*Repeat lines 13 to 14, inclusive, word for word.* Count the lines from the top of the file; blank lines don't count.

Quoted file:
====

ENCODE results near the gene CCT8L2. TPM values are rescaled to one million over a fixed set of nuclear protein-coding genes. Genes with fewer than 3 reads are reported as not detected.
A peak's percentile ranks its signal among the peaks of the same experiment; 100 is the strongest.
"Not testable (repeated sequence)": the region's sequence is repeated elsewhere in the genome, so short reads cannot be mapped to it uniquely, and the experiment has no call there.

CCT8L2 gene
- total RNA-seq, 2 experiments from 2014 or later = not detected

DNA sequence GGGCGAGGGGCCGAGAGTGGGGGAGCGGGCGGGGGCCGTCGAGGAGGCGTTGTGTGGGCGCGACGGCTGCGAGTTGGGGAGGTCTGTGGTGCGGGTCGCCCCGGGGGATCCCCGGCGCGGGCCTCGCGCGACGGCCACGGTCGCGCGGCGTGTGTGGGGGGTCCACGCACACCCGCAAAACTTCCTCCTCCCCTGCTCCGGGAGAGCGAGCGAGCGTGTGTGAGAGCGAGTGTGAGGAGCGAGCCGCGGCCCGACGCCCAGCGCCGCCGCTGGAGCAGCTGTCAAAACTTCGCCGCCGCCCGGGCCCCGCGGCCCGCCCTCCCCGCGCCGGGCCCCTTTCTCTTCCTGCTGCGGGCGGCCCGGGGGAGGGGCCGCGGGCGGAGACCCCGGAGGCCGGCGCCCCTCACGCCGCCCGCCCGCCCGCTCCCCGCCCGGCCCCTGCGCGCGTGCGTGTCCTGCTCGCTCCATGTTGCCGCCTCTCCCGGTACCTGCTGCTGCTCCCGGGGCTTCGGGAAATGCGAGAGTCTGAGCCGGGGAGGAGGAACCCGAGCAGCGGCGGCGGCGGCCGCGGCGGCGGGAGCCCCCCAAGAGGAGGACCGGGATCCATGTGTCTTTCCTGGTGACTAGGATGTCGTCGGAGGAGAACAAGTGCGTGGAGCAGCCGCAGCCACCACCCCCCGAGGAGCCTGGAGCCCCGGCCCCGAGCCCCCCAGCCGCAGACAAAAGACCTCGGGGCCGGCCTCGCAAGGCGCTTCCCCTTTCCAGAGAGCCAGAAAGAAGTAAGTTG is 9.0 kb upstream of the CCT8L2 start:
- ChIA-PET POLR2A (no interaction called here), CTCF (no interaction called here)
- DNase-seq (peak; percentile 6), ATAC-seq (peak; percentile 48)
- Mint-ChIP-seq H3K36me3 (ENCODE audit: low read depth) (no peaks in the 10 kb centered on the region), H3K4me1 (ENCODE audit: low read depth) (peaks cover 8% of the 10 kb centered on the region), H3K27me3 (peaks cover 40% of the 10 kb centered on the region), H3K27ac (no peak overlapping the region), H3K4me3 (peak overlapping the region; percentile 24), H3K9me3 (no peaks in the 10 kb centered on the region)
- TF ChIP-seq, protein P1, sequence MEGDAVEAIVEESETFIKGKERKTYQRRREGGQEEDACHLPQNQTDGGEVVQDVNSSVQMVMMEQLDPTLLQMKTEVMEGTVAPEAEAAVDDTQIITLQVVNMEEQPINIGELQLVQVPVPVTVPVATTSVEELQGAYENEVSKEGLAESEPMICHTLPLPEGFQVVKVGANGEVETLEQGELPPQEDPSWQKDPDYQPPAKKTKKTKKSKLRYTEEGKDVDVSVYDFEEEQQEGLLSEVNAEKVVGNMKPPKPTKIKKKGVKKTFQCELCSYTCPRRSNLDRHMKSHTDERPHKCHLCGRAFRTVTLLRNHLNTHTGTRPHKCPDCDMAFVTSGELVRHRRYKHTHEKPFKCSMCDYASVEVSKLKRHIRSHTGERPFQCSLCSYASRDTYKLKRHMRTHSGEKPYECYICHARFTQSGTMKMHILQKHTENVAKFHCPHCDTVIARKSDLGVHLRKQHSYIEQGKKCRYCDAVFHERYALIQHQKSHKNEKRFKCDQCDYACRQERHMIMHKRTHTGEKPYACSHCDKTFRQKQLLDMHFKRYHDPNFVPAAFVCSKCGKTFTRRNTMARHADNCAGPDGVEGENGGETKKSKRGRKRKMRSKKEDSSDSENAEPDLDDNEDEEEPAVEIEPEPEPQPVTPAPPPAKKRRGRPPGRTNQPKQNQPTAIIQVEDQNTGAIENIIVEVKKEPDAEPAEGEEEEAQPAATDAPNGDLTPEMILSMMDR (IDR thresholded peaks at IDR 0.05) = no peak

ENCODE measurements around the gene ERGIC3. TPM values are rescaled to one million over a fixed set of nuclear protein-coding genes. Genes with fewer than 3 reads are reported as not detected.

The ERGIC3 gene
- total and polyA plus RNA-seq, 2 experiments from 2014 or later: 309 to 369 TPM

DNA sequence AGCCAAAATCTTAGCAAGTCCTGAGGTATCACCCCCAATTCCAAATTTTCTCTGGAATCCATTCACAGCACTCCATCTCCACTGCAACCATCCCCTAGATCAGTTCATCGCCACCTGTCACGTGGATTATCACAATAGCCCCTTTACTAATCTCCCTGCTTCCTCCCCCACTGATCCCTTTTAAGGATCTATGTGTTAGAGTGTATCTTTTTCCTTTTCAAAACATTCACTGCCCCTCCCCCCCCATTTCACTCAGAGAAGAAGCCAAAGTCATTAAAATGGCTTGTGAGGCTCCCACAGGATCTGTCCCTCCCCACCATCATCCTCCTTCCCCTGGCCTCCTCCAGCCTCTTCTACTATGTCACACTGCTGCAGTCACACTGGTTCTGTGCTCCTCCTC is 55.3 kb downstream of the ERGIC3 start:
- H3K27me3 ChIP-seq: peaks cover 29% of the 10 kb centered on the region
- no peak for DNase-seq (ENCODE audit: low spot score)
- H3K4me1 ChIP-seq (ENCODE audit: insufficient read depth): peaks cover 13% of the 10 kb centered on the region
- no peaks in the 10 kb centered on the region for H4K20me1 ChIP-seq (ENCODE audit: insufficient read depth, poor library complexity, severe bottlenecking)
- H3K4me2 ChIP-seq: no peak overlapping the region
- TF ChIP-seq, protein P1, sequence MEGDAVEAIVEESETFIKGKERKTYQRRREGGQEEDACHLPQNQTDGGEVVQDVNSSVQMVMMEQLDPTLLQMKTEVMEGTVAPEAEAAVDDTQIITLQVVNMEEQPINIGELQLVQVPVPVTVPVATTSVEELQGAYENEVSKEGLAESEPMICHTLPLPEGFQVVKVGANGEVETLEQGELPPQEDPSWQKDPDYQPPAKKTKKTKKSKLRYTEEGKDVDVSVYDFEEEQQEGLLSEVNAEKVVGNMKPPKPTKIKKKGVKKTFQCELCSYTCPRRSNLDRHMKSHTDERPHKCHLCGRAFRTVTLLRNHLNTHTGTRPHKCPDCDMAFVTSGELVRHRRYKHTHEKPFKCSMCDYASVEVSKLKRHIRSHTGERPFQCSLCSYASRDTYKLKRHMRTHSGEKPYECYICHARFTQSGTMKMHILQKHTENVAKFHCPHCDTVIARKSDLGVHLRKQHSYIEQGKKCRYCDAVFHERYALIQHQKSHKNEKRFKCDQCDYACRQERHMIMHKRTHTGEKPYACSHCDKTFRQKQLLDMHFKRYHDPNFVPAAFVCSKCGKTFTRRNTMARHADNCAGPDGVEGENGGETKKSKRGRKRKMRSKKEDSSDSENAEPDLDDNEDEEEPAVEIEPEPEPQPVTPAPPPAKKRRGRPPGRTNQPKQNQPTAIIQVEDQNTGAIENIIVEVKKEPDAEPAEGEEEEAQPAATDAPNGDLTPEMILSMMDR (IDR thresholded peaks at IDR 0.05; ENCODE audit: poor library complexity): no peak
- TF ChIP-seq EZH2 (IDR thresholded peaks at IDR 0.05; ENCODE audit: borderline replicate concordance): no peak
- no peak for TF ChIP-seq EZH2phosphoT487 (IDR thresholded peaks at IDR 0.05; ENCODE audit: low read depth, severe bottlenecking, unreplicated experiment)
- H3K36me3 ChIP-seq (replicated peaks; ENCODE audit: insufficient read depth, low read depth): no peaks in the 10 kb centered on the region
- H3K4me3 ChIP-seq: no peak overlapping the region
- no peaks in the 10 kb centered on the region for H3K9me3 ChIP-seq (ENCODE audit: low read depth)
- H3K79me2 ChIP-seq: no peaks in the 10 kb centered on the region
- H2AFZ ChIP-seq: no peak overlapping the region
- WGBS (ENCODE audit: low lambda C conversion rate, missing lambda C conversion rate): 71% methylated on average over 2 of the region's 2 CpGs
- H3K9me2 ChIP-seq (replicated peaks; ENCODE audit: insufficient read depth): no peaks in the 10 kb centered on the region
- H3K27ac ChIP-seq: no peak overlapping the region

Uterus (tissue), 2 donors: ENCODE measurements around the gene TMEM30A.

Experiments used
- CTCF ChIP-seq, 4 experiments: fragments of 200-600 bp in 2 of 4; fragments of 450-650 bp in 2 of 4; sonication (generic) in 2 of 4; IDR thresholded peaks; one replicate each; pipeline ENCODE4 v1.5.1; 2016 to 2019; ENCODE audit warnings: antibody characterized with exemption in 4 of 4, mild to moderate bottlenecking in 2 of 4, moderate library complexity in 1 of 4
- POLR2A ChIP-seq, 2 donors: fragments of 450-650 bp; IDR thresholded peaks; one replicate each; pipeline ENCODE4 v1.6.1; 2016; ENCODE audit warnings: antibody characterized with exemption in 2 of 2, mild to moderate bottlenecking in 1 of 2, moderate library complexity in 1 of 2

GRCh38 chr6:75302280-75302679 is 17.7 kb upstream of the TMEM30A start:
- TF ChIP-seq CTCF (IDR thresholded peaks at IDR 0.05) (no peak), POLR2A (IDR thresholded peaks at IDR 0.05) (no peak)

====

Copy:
- total and polyA plus RNA-seq, 2 experiments from 2014 or later: 309 to 369 TPM

DNA sequence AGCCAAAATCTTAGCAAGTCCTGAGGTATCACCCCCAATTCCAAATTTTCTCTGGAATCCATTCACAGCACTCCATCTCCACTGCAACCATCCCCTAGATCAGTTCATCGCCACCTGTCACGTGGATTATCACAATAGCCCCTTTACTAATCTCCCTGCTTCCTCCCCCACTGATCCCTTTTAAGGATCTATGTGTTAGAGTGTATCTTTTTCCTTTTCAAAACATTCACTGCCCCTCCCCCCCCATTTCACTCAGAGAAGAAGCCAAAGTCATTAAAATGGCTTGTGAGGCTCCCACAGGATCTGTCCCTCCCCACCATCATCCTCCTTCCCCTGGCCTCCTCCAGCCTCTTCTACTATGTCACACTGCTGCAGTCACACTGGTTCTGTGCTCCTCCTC is 55.3 kb downstream of the ERGIC3 start: